Whether you choose to celebrate Valentine’s Day or not, last weekend you couldn’t escape the red hearts and roses on the high street. Valentine’s Day is the fourth largest day for retailers, where couples splash out on romantic gifts for their valentine. In the UK consumers spend on average £35 on a gift. There is a huge opportunity for retailers to maximise sales, which is especially needed after a disappointing winter holiday period.
An empty shelf is not the right way to say "I love you"
We conducted some research into Valentine’s Day shopping in the UK and the results were surprising. Almost 50% of consumers in a relationship were unable to purchase a gift due to shops being out of stock. We were surprised to see that.
This could be due to retailers still relying on gut feeling when making decisions. Retailers must ensure that their predictions for sales and demand is as accurate as possible to avoid turning customers away because of empty shelves and also to avoid having waste after the valentine’s period.
This is where automation can make a big impact. By automating the stock replenishment process, retailers can become much more efficient. For example, one of our clients who has 99.8% automation for replenishment, have found savings include:
- €20m less waste
- €5m capital
- €5m more efficient
- 20% less out of stock because the right products were in the right quantity at the right time
Pricing yourself out of the market
But our research also showed that retailers need to be price conscious and get the balance right between being competitive and out-pricing themselves out of the market. It is important to fully understand who your target audience is; what the peak shopping times are and that they are predicted accurately.
Our research revealed that millennials are the most generous in their Valentine’s Day giving, spending on average £46 (a 31% increase from the average spend of £35). The over 55s are the least likely to spend, with an average spend of £20.82.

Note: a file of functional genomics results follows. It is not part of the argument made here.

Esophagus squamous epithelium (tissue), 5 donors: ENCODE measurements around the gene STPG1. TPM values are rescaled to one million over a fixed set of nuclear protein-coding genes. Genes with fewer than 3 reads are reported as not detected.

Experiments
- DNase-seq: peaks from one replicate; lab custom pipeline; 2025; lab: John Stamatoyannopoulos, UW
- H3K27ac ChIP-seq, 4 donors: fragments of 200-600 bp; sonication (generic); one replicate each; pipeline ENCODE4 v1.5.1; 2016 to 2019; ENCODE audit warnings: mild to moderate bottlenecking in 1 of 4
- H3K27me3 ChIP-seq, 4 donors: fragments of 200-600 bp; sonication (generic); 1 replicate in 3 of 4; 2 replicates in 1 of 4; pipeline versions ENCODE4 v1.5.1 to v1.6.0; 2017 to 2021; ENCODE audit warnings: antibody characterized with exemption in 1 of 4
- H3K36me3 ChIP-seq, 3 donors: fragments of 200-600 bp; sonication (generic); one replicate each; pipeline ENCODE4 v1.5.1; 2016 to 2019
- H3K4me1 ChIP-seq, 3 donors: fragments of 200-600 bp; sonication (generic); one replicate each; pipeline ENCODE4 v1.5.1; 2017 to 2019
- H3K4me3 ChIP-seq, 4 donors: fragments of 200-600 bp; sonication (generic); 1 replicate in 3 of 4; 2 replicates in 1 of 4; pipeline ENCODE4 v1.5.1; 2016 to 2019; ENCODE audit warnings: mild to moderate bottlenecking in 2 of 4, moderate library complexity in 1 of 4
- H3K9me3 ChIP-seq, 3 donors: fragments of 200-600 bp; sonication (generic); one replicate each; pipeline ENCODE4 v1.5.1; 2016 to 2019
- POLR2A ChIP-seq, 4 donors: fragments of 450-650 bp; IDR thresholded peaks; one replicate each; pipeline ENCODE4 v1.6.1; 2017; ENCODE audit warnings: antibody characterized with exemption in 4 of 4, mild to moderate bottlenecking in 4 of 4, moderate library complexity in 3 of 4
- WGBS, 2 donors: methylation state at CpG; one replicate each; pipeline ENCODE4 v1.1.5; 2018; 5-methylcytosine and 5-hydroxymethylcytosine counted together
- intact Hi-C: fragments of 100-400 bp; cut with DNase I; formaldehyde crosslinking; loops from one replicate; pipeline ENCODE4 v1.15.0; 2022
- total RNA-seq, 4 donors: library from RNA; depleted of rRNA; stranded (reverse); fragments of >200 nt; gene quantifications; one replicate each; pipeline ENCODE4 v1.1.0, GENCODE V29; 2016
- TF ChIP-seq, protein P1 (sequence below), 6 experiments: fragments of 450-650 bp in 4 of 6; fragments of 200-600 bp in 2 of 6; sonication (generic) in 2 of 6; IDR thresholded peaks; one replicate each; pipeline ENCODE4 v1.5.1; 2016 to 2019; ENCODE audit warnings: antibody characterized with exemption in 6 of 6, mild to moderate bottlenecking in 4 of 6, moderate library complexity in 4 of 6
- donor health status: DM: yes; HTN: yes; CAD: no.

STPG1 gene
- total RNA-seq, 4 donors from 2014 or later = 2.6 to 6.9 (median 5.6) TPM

Men also spend significantly more than women - £42 versus £29 - and those who have been in a relationship for 5-6 years spend more than any other relationship length, spending an average £57.06 on the romantic day. Interestingly, unmarried couples spend more on valentines gifts, digging deep into their pockets for an average of £41.80 versus married couples average spend of £34.
Perhaps due to the last minute nature of Valentine Day shopping (a fifth of men buy their gifts on the day or the day before), the research found that shoppers are prepared to pay more on gifts including cards, flowers, lingerie, chocolates and perfume to ensure they have their valentine’s gift on time. For instance, Brits are prepared to spend:
- £5.98 more on flowers
- £4.69 more on chocolate
- £4.43 more on a card
- £16.58 more on jewellery
- £12.73 more on perfume
- £18.29 on a romantic dinner
- £28.48 more on weekend’s away
But despite this, customers are still price conscious and are not prepared to stretch the purse strings too far for the perfect gift. 47 per cent of shoppers said they couldn’t buy their intended gift because the price was too high.
Optimising your pricing is crucial for any retailer. Price too high and you lose your customers to the competition; price too low and you miss out on better margins during a key event on the retail calendar. Retailers must ensure they have a pricing strategy in place that balances consumer expectation with optimising margins.
These findings provide a stark warning to retailers to ensure they implement an effective replenishment and pricing strategy and start to implement Predictive Analytics solutions now.